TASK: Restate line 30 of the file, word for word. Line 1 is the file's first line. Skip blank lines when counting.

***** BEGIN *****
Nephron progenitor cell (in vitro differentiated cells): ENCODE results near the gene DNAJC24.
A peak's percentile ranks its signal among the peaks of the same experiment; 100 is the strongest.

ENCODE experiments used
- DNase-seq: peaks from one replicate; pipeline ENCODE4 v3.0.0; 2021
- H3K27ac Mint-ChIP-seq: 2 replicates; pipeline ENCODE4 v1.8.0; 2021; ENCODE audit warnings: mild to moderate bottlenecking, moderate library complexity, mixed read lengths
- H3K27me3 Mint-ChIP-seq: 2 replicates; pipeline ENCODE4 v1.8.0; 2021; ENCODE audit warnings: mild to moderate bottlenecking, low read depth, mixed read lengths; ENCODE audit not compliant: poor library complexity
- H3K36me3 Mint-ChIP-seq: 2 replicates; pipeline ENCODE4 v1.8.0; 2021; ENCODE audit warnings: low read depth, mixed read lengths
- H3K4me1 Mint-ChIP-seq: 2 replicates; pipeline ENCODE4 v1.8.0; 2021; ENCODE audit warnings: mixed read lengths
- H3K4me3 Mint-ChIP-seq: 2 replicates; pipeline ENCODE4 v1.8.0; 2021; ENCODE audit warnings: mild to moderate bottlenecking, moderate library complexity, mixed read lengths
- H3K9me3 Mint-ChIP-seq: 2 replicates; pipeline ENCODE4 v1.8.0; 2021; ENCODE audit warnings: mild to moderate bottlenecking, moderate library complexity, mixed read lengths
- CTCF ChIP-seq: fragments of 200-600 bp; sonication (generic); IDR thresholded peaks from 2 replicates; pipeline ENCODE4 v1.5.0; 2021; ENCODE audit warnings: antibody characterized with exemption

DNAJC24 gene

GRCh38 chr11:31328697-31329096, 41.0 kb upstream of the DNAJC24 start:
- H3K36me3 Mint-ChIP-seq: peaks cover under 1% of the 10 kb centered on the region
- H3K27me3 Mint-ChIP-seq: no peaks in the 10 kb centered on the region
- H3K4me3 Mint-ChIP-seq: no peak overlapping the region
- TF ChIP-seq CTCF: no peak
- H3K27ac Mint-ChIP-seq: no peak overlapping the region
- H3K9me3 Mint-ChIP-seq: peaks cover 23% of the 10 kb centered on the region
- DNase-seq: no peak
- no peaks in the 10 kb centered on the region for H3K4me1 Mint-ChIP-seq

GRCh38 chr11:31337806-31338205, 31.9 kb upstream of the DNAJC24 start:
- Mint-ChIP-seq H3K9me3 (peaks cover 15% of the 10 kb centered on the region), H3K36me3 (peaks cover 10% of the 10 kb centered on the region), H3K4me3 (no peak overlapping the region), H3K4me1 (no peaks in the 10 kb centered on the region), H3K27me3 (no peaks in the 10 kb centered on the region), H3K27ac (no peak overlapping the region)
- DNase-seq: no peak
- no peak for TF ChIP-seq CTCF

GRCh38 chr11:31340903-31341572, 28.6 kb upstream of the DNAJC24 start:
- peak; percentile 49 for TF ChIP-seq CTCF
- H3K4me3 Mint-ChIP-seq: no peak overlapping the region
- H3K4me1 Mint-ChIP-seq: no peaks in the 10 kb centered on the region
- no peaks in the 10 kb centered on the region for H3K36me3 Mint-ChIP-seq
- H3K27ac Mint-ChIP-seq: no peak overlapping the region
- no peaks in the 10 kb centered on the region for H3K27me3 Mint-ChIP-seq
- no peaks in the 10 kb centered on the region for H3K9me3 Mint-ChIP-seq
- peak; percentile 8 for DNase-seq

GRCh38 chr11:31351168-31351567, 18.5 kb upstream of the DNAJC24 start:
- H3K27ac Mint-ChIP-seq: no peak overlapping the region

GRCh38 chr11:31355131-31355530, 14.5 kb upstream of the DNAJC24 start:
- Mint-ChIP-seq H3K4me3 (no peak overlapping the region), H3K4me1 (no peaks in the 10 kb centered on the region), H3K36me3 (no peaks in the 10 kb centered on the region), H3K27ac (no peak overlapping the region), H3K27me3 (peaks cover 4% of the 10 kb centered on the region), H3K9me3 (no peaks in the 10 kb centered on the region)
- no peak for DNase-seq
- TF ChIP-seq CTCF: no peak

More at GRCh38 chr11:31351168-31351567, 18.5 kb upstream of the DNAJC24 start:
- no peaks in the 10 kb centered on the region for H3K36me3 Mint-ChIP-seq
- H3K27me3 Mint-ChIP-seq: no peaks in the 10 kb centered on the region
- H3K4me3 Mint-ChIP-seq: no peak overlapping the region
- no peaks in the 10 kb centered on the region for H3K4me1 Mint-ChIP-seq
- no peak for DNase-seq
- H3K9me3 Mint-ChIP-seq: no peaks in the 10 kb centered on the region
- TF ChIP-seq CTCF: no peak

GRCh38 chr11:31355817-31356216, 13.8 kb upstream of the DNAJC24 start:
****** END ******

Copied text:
- no peaks in the 10 kb centered on the region for H3K36me3 Mint-ChIP-seq